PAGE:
System Shock remake’s Nightdive Studio to be acquired by Atari

Atari Nightdive Studios

Nightdive Studios, the team behind the forthcoming System Shock remake, is set to be acquired by Atari in a deal worth up to $20 million.


Atari – or at least the company that now carries that iconic name – has announced plans to buy Nightdive Studios. The team behind the upcoming remake of System Shock, Nightdive was founded in 2012 by Stephen and Alix Kick.

The studio broke the news on Twitter, and made it plain that its current strategy of resurrecting and remastering old games would continue under its new partnership with Atari. “We look to continue producing high-quality, new, and remastered games that do justice to the original IP,” ran the tweet.

According to Yahoo News, the acquisition will see Nightdive receive an “initial consideration” of $10 million, half paid in cash and half in Atari shares. Nightdive could then receive a further “earn-out” of up to $10 million, depending on the studio’s performance over the next three years.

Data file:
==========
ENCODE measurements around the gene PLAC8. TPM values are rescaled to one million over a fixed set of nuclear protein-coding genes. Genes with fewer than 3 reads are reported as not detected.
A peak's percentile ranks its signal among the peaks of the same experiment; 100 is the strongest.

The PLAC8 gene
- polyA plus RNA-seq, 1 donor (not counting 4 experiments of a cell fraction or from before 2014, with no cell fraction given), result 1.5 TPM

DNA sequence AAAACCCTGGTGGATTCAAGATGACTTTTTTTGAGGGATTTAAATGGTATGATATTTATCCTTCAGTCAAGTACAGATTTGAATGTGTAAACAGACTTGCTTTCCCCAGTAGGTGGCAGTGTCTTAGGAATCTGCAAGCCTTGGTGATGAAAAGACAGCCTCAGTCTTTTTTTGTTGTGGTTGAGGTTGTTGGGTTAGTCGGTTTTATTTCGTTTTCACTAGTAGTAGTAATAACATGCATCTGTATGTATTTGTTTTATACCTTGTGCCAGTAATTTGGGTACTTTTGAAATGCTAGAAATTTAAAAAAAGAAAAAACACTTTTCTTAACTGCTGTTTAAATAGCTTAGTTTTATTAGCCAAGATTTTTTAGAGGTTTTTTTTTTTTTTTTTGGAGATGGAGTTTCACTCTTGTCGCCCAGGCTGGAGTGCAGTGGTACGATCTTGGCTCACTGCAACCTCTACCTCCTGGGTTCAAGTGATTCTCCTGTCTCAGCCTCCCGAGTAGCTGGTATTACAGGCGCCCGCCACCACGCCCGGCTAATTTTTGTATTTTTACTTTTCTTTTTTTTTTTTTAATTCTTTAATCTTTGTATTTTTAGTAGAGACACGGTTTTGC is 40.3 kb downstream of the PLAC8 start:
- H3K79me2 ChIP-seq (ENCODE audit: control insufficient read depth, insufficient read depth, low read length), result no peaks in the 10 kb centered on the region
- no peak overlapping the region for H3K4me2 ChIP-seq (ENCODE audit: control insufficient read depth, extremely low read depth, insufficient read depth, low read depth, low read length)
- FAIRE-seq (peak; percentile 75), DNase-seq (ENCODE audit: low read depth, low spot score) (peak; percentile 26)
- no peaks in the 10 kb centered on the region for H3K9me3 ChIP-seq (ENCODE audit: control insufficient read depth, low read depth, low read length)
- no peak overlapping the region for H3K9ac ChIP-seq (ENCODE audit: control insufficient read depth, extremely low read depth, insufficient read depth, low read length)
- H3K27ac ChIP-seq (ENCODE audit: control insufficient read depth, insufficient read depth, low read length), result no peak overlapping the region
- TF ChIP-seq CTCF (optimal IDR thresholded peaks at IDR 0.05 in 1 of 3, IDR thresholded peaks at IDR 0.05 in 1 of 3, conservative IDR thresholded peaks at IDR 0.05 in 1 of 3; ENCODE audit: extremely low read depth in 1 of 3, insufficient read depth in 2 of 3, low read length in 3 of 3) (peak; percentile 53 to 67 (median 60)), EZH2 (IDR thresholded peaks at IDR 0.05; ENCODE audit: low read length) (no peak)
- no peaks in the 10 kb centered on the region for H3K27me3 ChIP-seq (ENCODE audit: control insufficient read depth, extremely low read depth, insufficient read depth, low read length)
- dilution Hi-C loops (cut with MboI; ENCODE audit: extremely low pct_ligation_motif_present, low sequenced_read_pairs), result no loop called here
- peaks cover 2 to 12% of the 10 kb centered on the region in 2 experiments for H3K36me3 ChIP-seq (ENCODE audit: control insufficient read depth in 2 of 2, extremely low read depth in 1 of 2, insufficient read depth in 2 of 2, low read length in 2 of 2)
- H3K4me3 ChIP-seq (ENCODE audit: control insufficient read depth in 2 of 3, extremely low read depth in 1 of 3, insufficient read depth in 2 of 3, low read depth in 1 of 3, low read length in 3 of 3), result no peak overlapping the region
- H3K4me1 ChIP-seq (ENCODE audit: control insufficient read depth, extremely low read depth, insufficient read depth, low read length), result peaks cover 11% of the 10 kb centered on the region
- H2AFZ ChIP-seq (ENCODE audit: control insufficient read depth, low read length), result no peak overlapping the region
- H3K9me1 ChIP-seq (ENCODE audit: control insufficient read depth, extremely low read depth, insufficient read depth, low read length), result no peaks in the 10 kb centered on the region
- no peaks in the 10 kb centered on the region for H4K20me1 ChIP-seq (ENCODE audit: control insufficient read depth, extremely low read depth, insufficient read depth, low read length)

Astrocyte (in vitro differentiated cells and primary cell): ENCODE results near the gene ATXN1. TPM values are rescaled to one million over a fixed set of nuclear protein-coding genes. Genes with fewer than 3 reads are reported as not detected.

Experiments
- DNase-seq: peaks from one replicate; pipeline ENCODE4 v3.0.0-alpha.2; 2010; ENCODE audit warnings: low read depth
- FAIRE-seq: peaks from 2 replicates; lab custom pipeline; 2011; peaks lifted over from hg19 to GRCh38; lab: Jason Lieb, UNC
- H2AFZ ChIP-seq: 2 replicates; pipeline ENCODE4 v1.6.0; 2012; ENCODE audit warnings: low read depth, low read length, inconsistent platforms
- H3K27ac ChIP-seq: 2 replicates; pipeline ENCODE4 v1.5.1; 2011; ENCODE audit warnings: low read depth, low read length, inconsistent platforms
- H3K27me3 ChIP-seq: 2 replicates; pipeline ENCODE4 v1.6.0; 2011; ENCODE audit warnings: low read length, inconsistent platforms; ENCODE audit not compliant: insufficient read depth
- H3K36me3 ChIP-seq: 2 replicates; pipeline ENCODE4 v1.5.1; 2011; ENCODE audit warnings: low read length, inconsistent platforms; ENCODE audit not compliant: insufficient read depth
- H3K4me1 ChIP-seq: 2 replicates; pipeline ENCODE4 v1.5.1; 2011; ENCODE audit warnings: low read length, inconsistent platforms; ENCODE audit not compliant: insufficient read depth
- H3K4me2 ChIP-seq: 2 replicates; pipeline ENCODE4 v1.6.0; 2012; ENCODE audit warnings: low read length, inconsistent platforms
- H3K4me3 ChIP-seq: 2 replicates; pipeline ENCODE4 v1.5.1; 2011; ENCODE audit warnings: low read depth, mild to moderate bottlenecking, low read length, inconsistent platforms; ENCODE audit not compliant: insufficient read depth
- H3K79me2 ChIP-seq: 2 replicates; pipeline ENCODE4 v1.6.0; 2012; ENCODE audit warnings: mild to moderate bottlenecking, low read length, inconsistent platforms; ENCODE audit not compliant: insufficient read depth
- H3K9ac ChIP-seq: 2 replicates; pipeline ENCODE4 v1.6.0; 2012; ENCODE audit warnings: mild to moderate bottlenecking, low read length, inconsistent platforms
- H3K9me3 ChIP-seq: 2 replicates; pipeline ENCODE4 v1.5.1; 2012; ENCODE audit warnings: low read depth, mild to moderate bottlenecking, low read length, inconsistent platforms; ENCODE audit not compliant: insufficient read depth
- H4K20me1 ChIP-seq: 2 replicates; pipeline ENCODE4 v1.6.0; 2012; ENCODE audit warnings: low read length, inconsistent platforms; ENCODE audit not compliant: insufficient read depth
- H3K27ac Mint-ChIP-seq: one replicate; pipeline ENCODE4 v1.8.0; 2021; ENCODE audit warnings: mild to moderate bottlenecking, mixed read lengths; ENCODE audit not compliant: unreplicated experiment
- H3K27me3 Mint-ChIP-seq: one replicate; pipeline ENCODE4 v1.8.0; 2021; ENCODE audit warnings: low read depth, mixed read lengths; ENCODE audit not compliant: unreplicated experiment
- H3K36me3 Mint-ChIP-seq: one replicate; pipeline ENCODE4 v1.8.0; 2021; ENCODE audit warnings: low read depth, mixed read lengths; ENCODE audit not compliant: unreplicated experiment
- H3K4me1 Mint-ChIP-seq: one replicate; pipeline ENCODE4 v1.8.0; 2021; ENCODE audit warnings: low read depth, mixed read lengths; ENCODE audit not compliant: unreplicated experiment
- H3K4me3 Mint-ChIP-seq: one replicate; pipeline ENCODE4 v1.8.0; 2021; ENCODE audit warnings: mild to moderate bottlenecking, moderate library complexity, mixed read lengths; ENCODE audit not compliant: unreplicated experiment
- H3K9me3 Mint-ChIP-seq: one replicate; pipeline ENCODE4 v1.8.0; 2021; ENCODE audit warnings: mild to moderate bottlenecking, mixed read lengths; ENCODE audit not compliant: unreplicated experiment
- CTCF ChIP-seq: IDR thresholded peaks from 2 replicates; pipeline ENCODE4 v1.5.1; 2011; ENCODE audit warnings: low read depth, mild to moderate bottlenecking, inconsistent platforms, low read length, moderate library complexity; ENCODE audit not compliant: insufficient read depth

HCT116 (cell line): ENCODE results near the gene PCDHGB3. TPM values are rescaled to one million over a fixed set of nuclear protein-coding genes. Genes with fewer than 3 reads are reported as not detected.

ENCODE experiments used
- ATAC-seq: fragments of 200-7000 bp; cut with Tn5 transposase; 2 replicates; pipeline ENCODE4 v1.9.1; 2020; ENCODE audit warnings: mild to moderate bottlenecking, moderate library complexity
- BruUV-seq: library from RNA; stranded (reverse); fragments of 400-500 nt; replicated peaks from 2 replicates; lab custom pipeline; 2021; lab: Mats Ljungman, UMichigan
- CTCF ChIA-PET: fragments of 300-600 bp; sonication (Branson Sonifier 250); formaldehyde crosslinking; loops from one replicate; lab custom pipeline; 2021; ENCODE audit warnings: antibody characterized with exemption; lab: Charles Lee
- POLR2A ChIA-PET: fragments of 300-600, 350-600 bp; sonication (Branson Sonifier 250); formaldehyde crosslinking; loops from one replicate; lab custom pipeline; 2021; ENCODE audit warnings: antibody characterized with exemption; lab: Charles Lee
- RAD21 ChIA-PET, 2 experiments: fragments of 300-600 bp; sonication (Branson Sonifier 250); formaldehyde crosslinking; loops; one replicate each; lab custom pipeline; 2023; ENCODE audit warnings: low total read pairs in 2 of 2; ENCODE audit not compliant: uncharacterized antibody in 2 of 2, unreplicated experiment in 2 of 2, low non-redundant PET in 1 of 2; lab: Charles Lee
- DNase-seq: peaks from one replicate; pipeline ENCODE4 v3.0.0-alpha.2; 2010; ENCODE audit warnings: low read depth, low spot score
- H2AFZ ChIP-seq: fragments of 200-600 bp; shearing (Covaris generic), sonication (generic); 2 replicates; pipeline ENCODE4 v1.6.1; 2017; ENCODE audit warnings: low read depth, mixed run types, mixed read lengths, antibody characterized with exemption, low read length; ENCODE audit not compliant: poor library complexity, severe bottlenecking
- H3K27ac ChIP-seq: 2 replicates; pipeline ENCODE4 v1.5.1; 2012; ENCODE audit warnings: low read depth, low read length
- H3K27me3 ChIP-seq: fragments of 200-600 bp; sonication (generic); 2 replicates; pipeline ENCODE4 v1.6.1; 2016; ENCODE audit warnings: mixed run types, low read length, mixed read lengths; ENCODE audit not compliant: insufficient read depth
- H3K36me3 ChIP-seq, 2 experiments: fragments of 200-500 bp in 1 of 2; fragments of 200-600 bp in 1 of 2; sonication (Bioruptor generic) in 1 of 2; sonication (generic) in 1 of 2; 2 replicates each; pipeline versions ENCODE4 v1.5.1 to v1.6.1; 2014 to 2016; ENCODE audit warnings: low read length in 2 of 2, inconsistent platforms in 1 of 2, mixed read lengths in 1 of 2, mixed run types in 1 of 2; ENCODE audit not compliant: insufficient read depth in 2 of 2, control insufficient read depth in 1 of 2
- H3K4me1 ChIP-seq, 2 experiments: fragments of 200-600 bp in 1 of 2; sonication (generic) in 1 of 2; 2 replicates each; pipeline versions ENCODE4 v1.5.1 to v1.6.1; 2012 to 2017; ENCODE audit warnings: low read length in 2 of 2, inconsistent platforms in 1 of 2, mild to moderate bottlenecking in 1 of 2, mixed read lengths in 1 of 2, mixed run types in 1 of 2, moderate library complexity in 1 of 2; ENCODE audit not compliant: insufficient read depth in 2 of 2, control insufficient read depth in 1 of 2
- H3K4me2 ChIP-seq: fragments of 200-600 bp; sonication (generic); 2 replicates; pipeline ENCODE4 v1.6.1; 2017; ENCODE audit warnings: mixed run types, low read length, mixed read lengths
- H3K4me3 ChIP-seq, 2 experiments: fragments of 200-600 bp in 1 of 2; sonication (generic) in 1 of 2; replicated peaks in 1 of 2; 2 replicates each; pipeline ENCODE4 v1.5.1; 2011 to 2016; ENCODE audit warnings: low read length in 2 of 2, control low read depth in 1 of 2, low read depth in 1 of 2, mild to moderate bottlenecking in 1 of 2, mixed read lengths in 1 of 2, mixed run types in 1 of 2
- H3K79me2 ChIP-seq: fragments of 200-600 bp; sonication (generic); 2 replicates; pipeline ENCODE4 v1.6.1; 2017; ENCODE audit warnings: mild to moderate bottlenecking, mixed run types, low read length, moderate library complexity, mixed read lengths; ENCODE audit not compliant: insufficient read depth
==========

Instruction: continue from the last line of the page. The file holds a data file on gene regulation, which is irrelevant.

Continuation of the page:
It’s quite a moment for Nightdive, given its modest beginnings over a decade ago. Stephen Kick and his wife Alix were initially character artists at Sony Online Entertainment before they quite their jobs and went travelling around Central America. It was one stormy night in a hostel located somewhere in remote Guatemala that Stephen tried to boot up a copy of System Shock 2 on his PC and discovered that it wouldn’t run on his system. He later enquired about the right status of the game, and learned they were available.

“I wrote an email [enquiring about] the availability of the licence and was responded to almost immediately,” Kick recalled in a 2020 issue of Wireframe magazine. “I suggested we re-release the original [System Shock game], they agreed, and Nightdive Studios was born.”

Since 2012, Nightdive has released a number of reissues and remakes, including Turok, Turok 2, Doom 64 and Quake. Following a number of delays, its comprehensive remake of the much-loved System Shock is due for release on 30 May.

Atari, meanwhile, has the kind of storied history that could fill more than one book. Although most famous for its 1970s and 80s heyday as a US giant of consoles and arcade games, it’s now a brand owned by a French holding company, formerly known as Infogrames Entertainment. The firm formerly changed its name to Atari Inc in 2003. After some financial wobbles in the 2000s and 2010s, Atari found its footing with a number of ventures, including a casino, assorted blockchain projects, and re-releases of old Atari hit games.

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